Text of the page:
After a lively team meeting first thing, I head off to see a Victorian house in Jericho, Oxford, where the owner is moving back to London after several years. Understandably, she is shocked at what a two-bedroom flat in Fulham close to her sister is going to cost after being out of the city for a few years.
She is, however, pleasantly surprised when I tell her that her own two-bedroom house has gone up from £550,000 in 2011 to just more than £800,000 now. I put her in touch with our Fulham branch to see if they can help.
Back to the office for a few moments before I am out on viewings again — there’s no rest for the wicked.
My first appointment today is at a converted Methodist chapel where we are having photos and a floor plan done for a launch next week.
The sun keeps hiding behind the clouds, so the photographer and I spend an hour or so dashing in and out to get the perfect exterior shot of the house for the brochure.
In the afternoon I receive a phone call from a London couple in their forties looking to move out to Oxford.
The husband is quite happy to do the commute, which is only 45 minutes to the City, enabling his young family to have a bit more space to grow and access to excellent schooling. I suggest a few stand-out villages including Murcott and Noke, and a morning of viewings is booked in for next week.
In the past six months our London applicants have risen by 20 per cent; it appears the lure of ‘more bang for your buck’ will see the trend continue for this year.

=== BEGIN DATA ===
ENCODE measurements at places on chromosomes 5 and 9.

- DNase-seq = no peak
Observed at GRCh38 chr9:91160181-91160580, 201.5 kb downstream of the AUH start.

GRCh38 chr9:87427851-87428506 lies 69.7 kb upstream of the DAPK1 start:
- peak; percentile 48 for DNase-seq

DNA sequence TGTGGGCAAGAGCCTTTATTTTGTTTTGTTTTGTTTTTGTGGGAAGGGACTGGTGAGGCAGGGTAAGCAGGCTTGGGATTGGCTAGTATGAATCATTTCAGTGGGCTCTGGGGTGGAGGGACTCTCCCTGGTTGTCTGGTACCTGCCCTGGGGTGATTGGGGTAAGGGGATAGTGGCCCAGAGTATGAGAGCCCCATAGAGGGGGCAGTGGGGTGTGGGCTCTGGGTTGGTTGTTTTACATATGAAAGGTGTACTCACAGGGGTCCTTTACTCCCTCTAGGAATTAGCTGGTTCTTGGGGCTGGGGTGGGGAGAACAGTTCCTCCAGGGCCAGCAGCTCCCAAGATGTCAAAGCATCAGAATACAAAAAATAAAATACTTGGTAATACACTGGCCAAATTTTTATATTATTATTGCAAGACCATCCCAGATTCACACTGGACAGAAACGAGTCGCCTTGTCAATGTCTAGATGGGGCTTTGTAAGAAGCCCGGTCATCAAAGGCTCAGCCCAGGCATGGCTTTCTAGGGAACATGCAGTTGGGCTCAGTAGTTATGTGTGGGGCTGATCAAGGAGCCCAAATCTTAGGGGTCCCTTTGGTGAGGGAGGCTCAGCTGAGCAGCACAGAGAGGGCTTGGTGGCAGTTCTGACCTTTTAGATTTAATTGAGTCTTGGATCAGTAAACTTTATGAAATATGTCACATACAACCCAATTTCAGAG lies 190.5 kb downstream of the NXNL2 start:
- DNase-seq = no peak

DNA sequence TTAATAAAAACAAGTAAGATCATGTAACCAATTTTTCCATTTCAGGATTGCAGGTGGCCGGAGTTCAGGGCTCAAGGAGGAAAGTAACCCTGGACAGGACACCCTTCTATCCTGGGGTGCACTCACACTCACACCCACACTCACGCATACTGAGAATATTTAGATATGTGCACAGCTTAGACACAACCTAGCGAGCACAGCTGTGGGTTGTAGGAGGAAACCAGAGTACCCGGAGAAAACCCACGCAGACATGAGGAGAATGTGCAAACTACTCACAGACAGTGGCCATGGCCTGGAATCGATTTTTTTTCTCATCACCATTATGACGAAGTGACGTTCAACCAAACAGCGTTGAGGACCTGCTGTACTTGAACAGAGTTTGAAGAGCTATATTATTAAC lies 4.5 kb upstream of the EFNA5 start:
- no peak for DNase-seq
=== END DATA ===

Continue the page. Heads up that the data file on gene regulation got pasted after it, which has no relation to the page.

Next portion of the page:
With three sales close to exchange, this morning is spent on various phone calls to ensure all parties are happy.
A quick sandwich on the run is needed for a busy afternoon of appointments. First stop, two viewings at a property in a North Oxfordshire village. It’s a joy to show a house that’s in such good condition.
To finish the day, I have an appointment with an elderly couple who are looking to downsize and want some advice. A reassuring conversation leaves them feeling more positive, but I suspect it will take them a while to make the final decision.
When I return to the office, I hear some good news — one of the three properties has finally exchanged. Just two more to go.
I have to go straight to a viewing this morning and try to be cheerful despite the early hour. I get to the house 15 minutes before the viewing and an unruly Labrador is running amok.
I try to get the dog back inside without success and rip my trousers on a kitchen cupboard — clearly he hasn’t been trained. I find a tin of biscuits on the work surface and spend the next five minutes and five biscuits safely locking the dog away, which is a good job as th family arrive and have a little girl who is very nervous of dogs.
The viewing seems to go well and they book another visit, so I decide to stock up on biscuits.
Seven people have booked in to an open morning on Saturday for a house we are launching on a very popular road, so there’s plenty to do.
Then there is a very tricky conversation with a buyer of one of the sales that is close to exchange of contracts. Their solicitor has come across a restrictive covenant that stops the buyer developing anything in the garden without the payment of a percentage of the uplift in value to a university college that previously owned the property.
They are planning to extend the house and are worried this will stop them. I explain these covenants are normally to cover other houses being built in the grounds, not to stop an owner extending, but I will need to check.
We have come to the end of another busy week. It’s brought some wins and some losses, but it’s always interesting.
- Greg Thomson is a senior negotiator in Strutt & Parker's Oxford office (01865 366660)